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By Casey Wooten
July 5 — The compromise legislation that would create a nationwide system for labeling food made with genetically modified organisms would cover refined ingredients such as canola oil and high-fructose corn syrup, the Agriculture Department said in a letter July 5.
The USDA letter is a response to a request from Senate Agriculture Committee ranking member Debbie Stabenow (D-Mich.), asking the agency to clarify the definition of bioengineering in the bill.
The USDA said that the Senate bill (S. 764) would cover “products which may or may not contain highly refined oil, sugars or high-fructose corn syrup that have been produced or developed from genetic modification techniques,” according to the July 1 letter.
The letter sheds some light on how the USDA would craft rules implementing the bill if it were enacted and also serves as a counterpoint to its critics, who have argued that the measure doesn't cover certain highly refined ingredients.
Some lawmakers, including Vermont Sens. Bernie Sanders (I) and Patrick Leahy (D)—whose home state's GMO labeling law would be preempted by the Senate bill—have criticized the legislation, saying that it doesn't go far enough to require food makers to disclose GMO ingredients.
Sanders has pledged to place a hold on the legislation, but because the measure cleared a procedural hurdle June 30 on a 68-29 vote, opponents appear less likely to delay its advance.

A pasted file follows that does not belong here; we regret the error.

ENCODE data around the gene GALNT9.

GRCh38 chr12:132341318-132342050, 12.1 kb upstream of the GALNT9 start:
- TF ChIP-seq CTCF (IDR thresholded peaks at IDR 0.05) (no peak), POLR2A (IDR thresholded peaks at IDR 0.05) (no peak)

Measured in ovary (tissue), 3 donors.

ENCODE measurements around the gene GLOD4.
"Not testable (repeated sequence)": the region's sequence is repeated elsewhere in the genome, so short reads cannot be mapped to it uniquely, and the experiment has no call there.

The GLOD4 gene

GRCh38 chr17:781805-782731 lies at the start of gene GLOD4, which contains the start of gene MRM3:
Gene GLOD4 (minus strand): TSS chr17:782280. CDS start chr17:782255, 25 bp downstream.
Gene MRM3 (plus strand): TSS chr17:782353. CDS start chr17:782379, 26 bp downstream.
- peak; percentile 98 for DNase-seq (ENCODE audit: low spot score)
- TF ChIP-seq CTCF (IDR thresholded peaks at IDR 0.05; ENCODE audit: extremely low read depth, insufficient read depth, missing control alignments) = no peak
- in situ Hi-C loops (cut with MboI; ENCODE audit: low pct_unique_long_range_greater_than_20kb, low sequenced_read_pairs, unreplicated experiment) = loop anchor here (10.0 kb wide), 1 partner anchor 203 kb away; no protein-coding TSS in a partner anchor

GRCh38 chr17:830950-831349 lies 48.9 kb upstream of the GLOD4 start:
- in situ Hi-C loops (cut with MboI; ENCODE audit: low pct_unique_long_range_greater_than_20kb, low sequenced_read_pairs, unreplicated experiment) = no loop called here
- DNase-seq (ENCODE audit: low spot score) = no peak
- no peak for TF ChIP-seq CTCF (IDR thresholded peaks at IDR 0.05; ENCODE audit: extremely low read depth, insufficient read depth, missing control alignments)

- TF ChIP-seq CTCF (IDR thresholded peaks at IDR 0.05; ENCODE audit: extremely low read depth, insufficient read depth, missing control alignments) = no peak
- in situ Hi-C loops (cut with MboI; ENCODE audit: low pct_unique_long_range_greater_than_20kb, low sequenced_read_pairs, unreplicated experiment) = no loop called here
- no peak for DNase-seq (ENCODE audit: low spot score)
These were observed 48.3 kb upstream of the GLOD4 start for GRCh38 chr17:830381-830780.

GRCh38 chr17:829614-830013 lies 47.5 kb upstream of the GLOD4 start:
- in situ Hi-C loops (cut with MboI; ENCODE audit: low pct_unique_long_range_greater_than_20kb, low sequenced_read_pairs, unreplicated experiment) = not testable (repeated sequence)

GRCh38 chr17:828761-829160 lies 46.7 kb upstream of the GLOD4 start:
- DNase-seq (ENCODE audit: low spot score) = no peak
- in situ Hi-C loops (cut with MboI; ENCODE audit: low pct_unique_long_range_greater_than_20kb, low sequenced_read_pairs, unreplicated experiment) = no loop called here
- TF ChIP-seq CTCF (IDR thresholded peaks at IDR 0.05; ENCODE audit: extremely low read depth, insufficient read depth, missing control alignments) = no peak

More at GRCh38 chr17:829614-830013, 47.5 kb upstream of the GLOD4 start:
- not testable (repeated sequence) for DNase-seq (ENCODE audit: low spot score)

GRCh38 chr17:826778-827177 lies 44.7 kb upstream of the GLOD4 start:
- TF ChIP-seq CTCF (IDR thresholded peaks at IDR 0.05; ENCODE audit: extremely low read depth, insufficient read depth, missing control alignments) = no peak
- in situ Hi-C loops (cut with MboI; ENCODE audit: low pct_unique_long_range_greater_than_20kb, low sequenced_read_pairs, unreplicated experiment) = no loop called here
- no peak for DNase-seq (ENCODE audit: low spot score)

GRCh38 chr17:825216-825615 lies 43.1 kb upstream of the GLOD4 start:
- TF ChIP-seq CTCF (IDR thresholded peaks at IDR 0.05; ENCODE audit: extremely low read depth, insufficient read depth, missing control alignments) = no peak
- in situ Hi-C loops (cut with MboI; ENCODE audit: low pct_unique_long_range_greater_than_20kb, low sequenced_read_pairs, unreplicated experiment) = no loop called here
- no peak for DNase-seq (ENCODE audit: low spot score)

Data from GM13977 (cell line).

Stabenow and Senate Agriculture Committee Chairman Pat Roberts (R-Kan.) have pressed their colleagues to vote in favor of the compromise legislation. The Senate is expected to hold a procedural vote on the bill July 6. The House must still pass the measure as well.
The USDA's statement contrasts with a June 27 Food and Drug Administration letter to lawmakers that was critical of the GMO labeling bill, saying that it could “raise confusion” among consumers and regulators about which foods the measure would cover (See previous story, 06/30/16).
Stabenow hit back against the bill's critics in a July 5 statement, however, saying that despite the concerns raised in the FDA letter, the agency hasn't taken a position on the bill.
“The agreement places the authority of implementing this national, mandatory GMO label squarely with the USDA because this is not a food safety or human health issue,” Stabenow said in an e-mailed statement. “In fact, I find it ironic that people who want limited labeling options would reference FDA comments considering the FDA has repeatedly denied petitions to label foods with GMOs because they do not recognize them as potential risks to our health.”
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Text of the USDA letter is available at http://src.bna.com/gvy.
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